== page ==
In the WIN-R study, patients were randomized to receive PEG-INTRON (1.5 mcg/kg/week) combined with REBETOL given as a flat dose (800 mg daily) or a weight-based dose (WBD) (800 mg, 1,000 mg, 1,200 mg or 1,400 mg daily for body weights of less than 65 kg, 65 to 85 kg, 86 to 105 kg, and 106 to 125 kg, respectively). The patients were treated for 48 weeks and followed for an additional 24 weeks.
In the AASLD presentation, investigators reported on findings in 387 African-American patients with chronic hepatitis C genotype 1. Of the 362 patients weighing 65 kg or more, significantly more in the WBD group achieved an SVR compared to those in the flat-dosed group: 21 percent vs. 10 percent (p=0.004). Relapse occurred in fewer patients in the WBD group: 22 percent compared to 31 percent. Among all 387 patients, the SVR rates for the WBD and flat-dosed groups were 19 percent and 11 percent, respectively (p=0.02). Anemia (hemoglobin less than 10 gm/dL) occurred in more patients in the WBD group than in the flat-dosed group (20 percent vs.15 percent), but overall safety and treatment discontinuations due to adverse events were similar for both groups.
WIN-R is an investigator-initiated study supported by Schering-Plough and monitored by Schering-Plough Research Institute as part of a post-marketing commitment to the U.S. Food and Drug Administration.
Collaborating with the study's principal investigator Dr. Jacobson was Dr. Robert S. Brown Jr., co-principal investigator of the study; associate professor of clinical medicine at Columbia University College of Physicians and Surgeons; and chief of clinical hepatology, and medical director of the Center of Liver Disease and Transplantation at NewYork-Presbyterian Hospital/Columbia University Medical Center. Drs. Jacobson and Brown are also co-directors of NewYork-Presbyterian Healthcare System's Liver Clinical Trials Network (LCTN).
Dr. Jacobson is also medical director of the Center for the Study of Hepatitis C, a unique interdisciplinary Center established jointly by The Rockefeller University, NewYork-Presbyterian Hospital, and Weill Cornell Medical College in New York City.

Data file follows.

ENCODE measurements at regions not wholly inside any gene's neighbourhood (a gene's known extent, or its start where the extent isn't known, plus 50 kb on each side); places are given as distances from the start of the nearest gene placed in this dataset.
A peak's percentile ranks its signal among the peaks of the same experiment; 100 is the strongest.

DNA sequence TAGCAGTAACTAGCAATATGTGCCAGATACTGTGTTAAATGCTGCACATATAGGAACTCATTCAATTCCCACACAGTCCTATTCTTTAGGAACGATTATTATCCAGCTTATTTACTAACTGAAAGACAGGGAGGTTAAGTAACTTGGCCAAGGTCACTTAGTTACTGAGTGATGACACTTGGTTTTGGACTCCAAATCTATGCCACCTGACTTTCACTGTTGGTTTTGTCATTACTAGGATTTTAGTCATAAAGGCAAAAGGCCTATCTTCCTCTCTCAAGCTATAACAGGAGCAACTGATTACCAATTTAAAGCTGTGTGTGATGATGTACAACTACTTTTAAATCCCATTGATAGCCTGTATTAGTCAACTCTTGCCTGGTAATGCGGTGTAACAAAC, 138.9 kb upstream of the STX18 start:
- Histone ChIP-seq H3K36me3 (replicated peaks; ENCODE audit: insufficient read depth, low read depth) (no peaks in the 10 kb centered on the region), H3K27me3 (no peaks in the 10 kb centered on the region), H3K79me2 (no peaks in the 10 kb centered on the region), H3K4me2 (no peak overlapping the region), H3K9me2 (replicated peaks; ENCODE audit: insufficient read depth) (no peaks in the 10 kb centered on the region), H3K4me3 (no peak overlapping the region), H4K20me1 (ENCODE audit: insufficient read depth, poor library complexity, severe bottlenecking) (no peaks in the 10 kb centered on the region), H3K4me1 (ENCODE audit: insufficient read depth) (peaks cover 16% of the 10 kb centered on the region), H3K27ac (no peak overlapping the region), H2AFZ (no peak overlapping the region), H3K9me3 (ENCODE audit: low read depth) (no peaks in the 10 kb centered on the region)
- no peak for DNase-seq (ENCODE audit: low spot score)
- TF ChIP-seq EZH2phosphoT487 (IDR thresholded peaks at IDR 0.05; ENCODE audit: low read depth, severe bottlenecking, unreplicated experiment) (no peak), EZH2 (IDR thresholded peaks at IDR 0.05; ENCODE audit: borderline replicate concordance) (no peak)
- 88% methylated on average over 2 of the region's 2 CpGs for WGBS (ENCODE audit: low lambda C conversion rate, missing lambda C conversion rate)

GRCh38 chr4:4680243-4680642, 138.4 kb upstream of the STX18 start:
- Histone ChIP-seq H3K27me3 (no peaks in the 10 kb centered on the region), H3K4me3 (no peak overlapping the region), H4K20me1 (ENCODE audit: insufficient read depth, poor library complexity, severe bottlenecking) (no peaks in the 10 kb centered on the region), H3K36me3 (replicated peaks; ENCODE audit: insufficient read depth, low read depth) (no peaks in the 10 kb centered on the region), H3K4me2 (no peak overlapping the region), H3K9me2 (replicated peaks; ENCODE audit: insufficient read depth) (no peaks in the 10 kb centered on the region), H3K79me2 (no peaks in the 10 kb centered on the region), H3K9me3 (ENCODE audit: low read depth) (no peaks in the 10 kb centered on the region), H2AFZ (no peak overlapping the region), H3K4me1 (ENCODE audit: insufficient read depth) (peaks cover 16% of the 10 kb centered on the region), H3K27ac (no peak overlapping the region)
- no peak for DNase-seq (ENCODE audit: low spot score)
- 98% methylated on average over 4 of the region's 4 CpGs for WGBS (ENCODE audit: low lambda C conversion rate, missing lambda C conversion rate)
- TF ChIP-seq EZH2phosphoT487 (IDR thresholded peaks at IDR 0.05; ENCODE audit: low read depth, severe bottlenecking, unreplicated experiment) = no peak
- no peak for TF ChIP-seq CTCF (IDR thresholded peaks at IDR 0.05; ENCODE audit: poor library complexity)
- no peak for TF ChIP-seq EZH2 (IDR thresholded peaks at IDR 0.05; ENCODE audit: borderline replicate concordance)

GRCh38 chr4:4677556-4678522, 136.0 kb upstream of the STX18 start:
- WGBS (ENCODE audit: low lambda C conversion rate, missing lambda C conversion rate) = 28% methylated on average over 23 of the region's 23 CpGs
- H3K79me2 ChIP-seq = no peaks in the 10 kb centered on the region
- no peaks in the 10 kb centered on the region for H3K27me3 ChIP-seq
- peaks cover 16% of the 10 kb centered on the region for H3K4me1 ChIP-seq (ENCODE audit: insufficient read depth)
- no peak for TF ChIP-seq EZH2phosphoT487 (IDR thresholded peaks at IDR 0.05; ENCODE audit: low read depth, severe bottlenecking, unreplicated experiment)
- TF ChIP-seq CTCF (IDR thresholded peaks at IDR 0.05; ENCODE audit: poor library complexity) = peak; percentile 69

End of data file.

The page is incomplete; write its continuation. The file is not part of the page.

About Hepatitis C
Hepatitis C is the most common blood-borne infection in America. It affects approximately 4 million people, or about one in every 50 adults, including a disproportionately high percentage of African-Americans. Chronic hepatitis C can cause cirrhosis, liver failure, and liver cancer. It has been estimated that at least 20 percent of patients with chronic hepatitis C develop cirrhosis, and a smaller percentage of patients with chronic disease develop liver cancer. Patients with chronic hepatitis C and related cirrhosis are 100 times more likely to develop liver cancer than uninfected persons.5 About half of all cases of primary liver cancer in the developed world are caused by hepatitis C, and hepatitis-C-related liver disease is now the leading cause for liver transplants.6
About NewYork-Presbyterian Hospital/Weill Cornell Medical Center
The NewYork-Presbyterian Hospital/Weill Cornell Medical Center, located in New York City, is one of the leading academic medical centers in the world, comprising the teaching hospital NewYork-Presbyterian Hospital and its academic partner Weill Cornell Medical College. NewYork-Presbyterian/Weill Cornell provides state-of-the-art inpatient, ambulatory, and preventive care in all areas of medicine, and is committed to excellence in patient care, research, education, and community service.